On board a US government plane bound for Haiti were also philanthropists, investors and even a Haitian rap star Wyclef Jean. Mr Ban and Mr Clinton are different in many ways, but both share a love of policy papers, and are enthused by one about Haiti written by economist Paul Collier.
He suggests that if jobs can be created in Haiti’s garment industry, this – coupled with Haiti’s access to US markets – could transform the country. Electricity must be made cheaper, and Haiti’s port put under better management. Mr Ban and Mr Clinton want to draw the world’s attention to Haiti, emphasising what investors and the international community can do to help.
These guys have been talking about their joint trip since the world economic forum in Davos, one aide explains. En route to Haiti, Mr Ban tells the BBC he wants to show solidarity with the country, and create a good political atmosphere. The motorcade is waiting at Port-au-Prince airport, and the VIPs are whisked away. We take the circuitous route to Cite Soleil, the slum on the outskirts of the capital. Apparently there are supporters of former President Jean-Bertrand Aristide we are avoiding. Brazilian UN peacekeepers patrol the streets. Their robust approach is credited with reducing crime here.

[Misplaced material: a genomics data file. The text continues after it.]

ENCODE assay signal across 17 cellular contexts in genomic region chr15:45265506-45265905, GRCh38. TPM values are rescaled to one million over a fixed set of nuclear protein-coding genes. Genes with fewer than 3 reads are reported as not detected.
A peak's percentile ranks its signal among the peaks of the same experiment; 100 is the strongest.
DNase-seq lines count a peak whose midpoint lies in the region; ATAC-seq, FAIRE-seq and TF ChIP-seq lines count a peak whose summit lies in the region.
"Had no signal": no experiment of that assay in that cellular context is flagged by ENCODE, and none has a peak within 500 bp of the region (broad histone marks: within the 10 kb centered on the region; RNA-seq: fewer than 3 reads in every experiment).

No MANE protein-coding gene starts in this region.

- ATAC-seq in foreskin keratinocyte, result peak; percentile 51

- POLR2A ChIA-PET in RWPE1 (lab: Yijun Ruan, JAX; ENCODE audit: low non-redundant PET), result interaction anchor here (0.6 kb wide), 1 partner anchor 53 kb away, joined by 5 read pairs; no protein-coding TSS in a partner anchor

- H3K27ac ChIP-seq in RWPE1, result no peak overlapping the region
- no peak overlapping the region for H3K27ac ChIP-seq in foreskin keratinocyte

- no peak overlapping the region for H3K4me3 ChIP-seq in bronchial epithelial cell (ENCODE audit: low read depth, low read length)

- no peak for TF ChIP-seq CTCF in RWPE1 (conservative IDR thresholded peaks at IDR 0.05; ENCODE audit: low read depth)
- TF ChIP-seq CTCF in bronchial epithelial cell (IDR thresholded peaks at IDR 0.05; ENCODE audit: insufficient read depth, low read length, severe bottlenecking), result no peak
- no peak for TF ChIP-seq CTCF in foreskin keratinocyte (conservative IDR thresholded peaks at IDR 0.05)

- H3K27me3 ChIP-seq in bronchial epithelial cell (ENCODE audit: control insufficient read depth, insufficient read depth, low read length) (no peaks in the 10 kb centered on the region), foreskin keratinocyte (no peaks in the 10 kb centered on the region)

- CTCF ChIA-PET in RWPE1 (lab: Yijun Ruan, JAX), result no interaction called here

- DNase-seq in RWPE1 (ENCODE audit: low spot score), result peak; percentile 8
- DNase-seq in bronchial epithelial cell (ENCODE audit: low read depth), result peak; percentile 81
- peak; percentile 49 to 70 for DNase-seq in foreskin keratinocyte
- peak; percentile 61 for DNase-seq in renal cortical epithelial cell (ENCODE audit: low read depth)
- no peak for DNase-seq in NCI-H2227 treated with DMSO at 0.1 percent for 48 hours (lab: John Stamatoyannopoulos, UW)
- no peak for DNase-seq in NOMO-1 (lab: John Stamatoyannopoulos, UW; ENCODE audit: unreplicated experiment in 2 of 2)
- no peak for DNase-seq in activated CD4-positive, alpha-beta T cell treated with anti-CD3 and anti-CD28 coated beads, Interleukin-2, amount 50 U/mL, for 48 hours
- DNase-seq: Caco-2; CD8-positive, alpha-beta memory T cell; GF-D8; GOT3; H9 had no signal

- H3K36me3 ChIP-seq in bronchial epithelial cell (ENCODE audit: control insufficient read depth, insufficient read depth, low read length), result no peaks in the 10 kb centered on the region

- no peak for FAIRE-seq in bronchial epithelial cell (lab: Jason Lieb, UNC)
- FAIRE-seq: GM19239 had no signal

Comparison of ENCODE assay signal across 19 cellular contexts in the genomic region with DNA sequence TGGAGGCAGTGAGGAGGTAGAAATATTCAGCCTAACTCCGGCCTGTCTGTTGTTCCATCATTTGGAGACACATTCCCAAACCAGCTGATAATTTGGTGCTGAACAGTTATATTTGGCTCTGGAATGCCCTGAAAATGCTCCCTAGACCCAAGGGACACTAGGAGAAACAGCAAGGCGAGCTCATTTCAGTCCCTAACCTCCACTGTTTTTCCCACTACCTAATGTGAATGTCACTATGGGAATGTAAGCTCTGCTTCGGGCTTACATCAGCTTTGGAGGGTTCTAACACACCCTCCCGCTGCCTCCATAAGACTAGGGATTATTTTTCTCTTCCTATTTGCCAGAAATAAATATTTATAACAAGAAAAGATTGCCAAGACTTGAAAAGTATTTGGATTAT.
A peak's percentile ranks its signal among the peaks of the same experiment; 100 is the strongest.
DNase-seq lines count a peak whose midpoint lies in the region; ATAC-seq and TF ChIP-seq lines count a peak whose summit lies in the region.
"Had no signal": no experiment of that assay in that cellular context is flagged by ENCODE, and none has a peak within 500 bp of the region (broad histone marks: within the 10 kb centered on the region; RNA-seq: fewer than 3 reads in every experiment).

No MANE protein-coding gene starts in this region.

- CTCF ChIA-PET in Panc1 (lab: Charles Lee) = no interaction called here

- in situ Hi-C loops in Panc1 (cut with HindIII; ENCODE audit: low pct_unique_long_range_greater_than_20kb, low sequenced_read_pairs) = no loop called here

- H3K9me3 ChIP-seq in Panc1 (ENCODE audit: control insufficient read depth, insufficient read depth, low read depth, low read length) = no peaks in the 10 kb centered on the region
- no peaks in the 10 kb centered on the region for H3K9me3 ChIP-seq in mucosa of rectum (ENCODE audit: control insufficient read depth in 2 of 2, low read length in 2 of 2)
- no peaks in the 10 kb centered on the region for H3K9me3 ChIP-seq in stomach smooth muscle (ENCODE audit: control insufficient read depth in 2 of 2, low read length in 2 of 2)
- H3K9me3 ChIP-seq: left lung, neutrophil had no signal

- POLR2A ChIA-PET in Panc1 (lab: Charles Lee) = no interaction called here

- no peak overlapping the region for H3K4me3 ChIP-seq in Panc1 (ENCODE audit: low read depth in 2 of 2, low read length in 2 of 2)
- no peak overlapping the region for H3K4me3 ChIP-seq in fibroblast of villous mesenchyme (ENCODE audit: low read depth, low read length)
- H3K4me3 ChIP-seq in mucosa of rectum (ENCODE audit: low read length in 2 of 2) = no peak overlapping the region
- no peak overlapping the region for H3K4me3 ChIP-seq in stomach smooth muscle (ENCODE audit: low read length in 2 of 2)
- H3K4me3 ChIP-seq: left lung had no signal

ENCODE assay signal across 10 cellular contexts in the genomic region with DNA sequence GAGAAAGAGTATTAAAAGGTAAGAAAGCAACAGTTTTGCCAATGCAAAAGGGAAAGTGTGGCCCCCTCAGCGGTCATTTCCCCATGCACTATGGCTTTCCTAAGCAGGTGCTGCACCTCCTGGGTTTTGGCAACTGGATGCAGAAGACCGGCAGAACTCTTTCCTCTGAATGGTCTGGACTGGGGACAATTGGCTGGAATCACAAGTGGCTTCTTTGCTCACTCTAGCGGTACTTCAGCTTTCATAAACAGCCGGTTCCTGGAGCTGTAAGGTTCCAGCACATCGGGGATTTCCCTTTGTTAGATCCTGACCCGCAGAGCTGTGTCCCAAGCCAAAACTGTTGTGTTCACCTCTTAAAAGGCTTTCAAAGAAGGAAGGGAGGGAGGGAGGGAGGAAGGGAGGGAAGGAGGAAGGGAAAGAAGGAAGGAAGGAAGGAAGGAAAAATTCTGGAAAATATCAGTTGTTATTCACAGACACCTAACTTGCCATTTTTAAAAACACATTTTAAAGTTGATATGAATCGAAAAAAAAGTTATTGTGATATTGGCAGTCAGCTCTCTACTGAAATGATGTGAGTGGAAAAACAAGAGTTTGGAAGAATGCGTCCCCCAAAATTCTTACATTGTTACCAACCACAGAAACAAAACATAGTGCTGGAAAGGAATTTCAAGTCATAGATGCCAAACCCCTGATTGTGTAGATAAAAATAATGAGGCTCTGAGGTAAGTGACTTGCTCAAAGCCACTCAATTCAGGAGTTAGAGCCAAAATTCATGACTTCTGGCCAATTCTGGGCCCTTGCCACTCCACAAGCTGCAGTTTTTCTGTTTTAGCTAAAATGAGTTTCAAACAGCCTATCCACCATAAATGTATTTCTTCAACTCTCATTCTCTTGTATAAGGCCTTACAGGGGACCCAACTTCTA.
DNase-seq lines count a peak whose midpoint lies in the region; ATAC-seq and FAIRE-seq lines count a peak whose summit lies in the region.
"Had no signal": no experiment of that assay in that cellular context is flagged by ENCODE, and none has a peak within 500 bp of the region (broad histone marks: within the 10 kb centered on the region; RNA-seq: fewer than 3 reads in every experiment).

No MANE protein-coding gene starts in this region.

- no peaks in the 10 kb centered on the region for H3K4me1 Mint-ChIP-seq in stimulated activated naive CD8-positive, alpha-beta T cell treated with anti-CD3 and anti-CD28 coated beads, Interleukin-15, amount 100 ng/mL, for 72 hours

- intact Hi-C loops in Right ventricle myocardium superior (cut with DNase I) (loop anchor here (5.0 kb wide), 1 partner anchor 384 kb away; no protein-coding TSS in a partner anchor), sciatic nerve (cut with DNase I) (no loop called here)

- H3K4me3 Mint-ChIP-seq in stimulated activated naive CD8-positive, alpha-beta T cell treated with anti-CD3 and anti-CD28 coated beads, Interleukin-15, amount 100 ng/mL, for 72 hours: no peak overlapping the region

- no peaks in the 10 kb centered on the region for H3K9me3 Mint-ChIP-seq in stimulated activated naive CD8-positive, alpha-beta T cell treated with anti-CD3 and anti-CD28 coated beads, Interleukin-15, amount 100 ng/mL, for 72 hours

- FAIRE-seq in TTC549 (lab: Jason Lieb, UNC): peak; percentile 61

At a spick-and-span school in Cite Soleil, small children in smart uniforms are having lunch in a feeding centre. They sing for their guests, and look eagerly at the entourage. After looking round the school, Mr Clinton tells the BBC: “We hope by coming here that people back in America and throughout the world will see that Haiti’s worth supporting.
Laura Trevelyan travelled to Haiti with Mr Clinton and Mr Ban
“It doesn’t have to be the poorest country in the hemisphere, now they have a chance to build a new future,” he adds. Paul Farmer, a doctor whose organisation Partners for Health works in Haiti, was invited by Mr Clinton to join the trip. “I’m here with a bunch of people, if they would invest in manufacturing I’d he happy because it would create more jobs for the people I serve, the poor,” Mr Farmer says.
Bill Clinton is popular with Haitians because he sent in US troops to restore President Aristide to power after he was toppled in a coup. The loudest cheers of people lining the streets are for Wyclef Jean, who has his own foundation here to help Haiti’s people. This is what Haitians call real cinema. The VIPs are in town, the crowds can watch for free.
The question is what difference this visit will make to Haiti’s future